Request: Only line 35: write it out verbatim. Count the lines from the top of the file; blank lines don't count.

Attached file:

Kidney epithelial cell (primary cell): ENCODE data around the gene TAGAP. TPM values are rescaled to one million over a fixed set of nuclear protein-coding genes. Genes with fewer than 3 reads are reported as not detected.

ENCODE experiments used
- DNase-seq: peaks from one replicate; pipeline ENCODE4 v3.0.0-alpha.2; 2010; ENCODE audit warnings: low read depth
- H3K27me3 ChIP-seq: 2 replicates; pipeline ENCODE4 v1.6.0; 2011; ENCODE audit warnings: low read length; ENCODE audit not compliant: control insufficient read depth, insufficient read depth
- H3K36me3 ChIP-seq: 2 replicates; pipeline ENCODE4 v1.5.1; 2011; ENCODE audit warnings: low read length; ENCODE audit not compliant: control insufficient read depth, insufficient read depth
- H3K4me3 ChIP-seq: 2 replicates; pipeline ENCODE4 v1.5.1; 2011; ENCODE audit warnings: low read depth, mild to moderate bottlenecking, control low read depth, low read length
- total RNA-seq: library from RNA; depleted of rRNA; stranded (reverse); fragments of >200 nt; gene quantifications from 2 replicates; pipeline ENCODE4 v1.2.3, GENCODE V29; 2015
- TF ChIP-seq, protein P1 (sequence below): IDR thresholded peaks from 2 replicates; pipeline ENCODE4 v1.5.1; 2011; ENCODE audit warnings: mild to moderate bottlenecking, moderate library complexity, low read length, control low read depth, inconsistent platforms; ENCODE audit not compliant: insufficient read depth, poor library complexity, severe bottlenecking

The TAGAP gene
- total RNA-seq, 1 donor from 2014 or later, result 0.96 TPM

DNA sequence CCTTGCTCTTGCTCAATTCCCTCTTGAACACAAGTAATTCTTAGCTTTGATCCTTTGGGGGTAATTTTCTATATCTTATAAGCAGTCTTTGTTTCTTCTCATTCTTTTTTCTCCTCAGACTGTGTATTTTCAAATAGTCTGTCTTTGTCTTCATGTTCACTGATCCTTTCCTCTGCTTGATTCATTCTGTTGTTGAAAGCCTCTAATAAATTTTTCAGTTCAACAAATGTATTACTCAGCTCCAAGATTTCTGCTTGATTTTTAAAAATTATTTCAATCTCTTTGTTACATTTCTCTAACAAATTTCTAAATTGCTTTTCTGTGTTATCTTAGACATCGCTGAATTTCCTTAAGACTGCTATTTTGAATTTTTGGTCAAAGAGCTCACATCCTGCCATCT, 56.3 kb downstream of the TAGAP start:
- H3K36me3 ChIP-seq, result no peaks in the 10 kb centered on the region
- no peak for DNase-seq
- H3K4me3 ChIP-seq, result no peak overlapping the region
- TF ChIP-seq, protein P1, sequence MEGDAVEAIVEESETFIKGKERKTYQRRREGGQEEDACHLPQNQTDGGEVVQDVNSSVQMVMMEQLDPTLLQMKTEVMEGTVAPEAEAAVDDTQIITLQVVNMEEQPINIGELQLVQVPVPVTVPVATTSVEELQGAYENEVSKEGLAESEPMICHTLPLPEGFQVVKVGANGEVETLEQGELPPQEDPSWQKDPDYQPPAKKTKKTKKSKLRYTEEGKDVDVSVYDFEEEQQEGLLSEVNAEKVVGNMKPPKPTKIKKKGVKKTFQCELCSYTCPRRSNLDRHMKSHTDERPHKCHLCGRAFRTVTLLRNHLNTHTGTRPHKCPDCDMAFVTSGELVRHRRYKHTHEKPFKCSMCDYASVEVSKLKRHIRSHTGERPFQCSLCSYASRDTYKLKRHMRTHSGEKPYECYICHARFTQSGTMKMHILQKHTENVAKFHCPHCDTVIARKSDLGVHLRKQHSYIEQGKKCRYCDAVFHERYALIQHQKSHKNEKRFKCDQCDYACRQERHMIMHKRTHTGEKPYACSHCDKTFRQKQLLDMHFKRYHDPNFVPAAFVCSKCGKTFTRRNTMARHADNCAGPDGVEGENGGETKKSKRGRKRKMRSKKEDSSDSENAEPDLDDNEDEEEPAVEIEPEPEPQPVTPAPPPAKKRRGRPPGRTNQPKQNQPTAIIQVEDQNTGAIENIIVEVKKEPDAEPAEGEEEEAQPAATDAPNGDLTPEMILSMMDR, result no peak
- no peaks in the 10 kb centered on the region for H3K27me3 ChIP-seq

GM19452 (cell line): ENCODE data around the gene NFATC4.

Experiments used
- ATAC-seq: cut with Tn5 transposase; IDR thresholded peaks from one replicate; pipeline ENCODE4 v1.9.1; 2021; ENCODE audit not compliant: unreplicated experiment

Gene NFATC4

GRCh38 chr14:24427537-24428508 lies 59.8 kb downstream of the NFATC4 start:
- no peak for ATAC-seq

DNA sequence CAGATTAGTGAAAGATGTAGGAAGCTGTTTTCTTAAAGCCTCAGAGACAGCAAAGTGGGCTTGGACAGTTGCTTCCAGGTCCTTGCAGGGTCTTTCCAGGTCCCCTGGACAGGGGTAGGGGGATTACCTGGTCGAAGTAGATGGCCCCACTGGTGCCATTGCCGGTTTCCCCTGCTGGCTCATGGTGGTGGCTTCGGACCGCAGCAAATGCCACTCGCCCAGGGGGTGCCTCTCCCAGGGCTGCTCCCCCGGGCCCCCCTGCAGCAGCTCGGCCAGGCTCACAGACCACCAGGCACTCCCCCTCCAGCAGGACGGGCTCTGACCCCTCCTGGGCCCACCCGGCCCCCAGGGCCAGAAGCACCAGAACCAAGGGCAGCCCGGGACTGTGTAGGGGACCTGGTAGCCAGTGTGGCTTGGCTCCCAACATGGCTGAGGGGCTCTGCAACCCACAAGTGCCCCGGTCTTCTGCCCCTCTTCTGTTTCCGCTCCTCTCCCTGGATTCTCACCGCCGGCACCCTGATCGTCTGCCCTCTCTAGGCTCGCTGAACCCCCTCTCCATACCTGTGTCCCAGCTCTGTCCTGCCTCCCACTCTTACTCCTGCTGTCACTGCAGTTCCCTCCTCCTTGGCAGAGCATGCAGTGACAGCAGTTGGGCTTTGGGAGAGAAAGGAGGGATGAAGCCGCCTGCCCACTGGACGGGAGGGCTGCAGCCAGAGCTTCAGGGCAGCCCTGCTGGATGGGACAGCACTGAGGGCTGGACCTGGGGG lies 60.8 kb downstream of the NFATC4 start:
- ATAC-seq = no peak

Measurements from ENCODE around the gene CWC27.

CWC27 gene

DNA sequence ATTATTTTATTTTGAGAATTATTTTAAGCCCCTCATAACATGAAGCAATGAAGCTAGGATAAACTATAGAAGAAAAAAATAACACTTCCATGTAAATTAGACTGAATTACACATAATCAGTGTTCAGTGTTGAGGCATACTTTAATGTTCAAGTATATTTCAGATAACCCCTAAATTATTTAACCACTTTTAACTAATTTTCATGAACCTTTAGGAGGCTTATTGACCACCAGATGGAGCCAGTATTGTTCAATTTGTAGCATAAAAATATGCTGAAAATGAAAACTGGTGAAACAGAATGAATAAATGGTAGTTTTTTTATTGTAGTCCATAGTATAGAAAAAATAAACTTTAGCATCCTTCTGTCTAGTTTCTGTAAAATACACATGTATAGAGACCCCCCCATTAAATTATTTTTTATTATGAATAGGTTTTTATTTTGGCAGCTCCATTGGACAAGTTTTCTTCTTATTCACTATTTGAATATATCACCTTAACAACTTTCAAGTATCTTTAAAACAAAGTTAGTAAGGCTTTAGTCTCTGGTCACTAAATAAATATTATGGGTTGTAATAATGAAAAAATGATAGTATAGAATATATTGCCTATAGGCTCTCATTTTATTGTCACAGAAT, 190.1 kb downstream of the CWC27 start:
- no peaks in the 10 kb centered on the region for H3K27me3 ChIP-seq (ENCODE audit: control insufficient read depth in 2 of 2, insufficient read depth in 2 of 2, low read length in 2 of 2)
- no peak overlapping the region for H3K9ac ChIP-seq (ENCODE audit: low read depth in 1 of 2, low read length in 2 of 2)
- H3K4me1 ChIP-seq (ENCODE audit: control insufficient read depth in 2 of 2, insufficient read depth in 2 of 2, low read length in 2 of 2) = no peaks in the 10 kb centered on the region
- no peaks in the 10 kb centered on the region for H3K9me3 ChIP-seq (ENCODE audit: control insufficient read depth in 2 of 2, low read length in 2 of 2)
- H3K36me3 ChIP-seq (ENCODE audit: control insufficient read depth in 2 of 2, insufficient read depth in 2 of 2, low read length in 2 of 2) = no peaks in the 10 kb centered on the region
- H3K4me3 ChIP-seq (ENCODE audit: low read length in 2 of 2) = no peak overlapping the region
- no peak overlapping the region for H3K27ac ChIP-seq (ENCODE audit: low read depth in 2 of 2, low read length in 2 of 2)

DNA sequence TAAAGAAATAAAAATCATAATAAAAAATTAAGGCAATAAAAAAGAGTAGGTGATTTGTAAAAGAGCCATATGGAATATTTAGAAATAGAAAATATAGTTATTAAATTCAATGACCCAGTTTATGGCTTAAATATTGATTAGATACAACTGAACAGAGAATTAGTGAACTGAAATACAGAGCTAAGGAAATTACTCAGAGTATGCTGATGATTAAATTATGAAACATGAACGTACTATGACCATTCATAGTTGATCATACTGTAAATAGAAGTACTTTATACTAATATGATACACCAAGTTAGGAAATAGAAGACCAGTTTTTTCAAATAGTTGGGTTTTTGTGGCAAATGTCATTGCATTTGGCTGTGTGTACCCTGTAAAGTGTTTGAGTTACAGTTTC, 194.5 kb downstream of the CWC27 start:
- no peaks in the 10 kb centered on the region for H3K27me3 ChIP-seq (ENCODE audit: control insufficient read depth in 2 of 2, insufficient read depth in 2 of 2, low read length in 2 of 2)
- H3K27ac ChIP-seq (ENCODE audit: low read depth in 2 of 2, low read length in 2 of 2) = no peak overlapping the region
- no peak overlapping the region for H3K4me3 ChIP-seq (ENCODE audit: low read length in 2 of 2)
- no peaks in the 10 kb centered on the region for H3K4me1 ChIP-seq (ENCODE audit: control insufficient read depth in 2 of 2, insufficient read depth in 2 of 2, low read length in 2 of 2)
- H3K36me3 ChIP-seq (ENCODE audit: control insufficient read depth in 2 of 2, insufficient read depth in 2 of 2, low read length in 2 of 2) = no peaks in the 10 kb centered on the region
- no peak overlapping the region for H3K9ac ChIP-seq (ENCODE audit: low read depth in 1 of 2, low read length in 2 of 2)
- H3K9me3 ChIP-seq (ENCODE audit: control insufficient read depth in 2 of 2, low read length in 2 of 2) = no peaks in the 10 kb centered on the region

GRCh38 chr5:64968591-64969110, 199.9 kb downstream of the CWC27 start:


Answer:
DNA sequence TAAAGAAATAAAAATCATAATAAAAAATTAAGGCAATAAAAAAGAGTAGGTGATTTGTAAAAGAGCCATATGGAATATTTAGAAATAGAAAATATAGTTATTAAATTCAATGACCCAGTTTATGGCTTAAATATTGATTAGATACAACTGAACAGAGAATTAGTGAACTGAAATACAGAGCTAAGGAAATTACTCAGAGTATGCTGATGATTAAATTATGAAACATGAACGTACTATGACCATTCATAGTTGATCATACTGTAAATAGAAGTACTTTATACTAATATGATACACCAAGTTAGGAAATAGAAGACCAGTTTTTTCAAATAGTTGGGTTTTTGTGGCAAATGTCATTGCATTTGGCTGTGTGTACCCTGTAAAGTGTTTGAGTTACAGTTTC, 194.5 kb downstream of the CWC27 start: